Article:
Andrew Lilico is Executive Director and Principal of Europe Economics.
The Chancellor will present the Autumn Budget on 22nd November. Here are five ideas for things he should include.
First, with interest rates now on their way up, it’s important that the inflation targeting regime and the Government’s inflation-linked debt both reflect the very best measure of inflation available. When the current inflation target was introduced in 2003, the measure chosen was CPI. The reason CPI was chosen was as part of the then government’s preparations for joining the euro – CPI was the measure used by the ECB and hence by the central banks across Europe within the Eurozone. It was noted from the start, however, that there was a considerable drawback to the CPI measure: it excluded housing costs, which typically constituted around one fifth of household budgets. As such, the Bank of England’s policy measure excludes consideration of a large part of the economy.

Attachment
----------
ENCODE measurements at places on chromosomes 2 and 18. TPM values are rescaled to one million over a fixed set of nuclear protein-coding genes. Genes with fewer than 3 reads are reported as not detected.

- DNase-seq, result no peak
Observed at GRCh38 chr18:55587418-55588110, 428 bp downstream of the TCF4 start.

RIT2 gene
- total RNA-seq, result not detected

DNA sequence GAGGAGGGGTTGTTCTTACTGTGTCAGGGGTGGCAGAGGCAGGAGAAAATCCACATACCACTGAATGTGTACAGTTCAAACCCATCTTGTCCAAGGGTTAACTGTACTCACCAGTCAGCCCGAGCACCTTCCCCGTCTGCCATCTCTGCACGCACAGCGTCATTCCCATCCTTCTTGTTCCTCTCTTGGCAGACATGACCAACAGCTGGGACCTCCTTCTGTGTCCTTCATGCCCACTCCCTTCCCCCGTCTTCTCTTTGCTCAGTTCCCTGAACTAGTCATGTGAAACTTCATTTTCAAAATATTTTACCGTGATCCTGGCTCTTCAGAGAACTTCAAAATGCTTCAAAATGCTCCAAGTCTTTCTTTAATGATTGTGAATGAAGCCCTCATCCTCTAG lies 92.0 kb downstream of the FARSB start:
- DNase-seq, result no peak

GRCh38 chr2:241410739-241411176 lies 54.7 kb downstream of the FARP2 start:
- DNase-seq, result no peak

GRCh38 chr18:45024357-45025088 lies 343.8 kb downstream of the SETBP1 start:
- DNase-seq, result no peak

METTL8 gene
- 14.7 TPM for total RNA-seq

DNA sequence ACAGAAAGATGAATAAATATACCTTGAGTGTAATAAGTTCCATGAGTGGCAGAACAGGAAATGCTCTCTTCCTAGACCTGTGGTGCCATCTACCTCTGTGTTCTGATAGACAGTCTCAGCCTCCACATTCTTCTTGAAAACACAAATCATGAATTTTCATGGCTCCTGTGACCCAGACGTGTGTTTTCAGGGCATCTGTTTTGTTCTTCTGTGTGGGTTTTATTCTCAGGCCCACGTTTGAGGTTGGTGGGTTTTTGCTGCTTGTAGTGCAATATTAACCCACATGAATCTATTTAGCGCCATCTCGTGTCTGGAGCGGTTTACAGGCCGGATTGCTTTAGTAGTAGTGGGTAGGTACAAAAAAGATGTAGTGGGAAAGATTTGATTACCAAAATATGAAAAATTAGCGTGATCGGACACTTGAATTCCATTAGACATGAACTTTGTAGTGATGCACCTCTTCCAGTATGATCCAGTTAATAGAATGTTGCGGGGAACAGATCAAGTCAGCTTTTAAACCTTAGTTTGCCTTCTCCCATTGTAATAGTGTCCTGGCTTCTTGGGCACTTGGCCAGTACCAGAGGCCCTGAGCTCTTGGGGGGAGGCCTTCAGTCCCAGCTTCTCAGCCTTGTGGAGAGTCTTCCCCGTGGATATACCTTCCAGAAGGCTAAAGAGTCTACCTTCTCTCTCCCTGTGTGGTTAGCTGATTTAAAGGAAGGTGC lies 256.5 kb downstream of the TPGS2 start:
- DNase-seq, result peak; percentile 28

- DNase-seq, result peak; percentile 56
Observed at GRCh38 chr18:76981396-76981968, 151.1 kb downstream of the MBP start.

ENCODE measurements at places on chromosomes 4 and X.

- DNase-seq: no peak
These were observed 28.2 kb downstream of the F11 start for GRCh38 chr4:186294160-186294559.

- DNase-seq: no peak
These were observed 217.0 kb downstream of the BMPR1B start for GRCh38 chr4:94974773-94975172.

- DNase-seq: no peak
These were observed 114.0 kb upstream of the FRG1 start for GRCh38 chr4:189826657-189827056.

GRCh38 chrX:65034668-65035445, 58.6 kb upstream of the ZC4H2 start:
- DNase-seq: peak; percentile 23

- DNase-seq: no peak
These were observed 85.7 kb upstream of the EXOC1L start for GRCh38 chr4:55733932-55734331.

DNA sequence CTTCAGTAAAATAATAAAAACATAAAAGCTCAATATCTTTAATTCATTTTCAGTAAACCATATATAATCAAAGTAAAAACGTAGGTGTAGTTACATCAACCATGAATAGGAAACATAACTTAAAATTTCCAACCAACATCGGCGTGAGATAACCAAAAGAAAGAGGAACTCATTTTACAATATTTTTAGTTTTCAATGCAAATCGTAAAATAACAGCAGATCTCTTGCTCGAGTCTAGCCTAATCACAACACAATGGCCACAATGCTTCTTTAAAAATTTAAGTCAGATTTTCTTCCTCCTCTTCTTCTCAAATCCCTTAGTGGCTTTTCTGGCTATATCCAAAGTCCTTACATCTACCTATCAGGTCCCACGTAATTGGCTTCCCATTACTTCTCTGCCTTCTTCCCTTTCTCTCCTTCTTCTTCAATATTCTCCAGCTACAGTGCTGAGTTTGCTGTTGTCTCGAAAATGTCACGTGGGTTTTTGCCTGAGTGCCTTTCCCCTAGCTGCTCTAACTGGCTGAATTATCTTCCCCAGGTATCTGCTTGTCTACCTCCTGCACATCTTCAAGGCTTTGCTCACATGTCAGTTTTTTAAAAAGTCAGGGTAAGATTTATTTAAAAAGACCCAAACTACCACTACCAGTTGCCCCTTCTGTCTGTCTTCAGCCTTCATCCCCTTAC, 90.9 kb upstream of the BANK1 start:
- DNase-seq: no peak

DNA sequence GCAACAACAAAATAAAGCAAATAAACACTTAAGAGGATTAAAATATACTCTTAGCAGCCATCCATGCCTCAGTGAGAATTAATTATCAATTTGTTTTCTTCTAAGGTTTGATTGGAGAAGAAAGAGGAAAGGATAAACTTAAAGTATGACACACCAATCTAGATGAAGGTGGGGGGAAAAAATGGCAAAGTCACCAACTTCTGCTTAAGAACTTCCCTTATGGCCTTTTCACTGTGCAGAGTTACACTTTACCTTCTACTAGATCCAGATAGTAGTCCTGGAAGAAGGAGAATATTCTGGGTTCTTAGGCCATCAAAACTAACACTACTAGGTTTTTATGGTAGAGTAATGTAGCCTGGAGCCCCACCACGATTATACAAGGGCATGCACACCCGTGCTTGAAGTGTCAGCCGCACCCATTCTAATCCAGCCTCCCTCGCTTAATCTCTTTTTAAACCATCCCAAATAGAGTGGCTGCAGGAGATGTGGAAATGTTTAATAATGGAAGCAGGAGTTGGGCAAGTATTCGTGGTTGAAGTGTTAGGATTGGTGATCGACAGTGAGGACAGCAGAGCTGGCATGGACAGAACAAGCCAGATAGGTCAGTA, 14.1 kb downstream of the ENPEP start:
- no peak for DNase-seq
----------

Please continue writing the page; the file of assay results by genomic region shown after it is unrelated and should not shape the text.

In recent years the ONS has worked on creating a new measure of inflation – CPIH – that added in housing costs to the CPI. It was not ready in time for the spring Budget this year, but from March (after the Budget) the ONS started using CPIH as its official headline inflation rate and from July it was deemed officially a “national statistic”. It is thus now ready, and should start being used as the Bank of England’s target.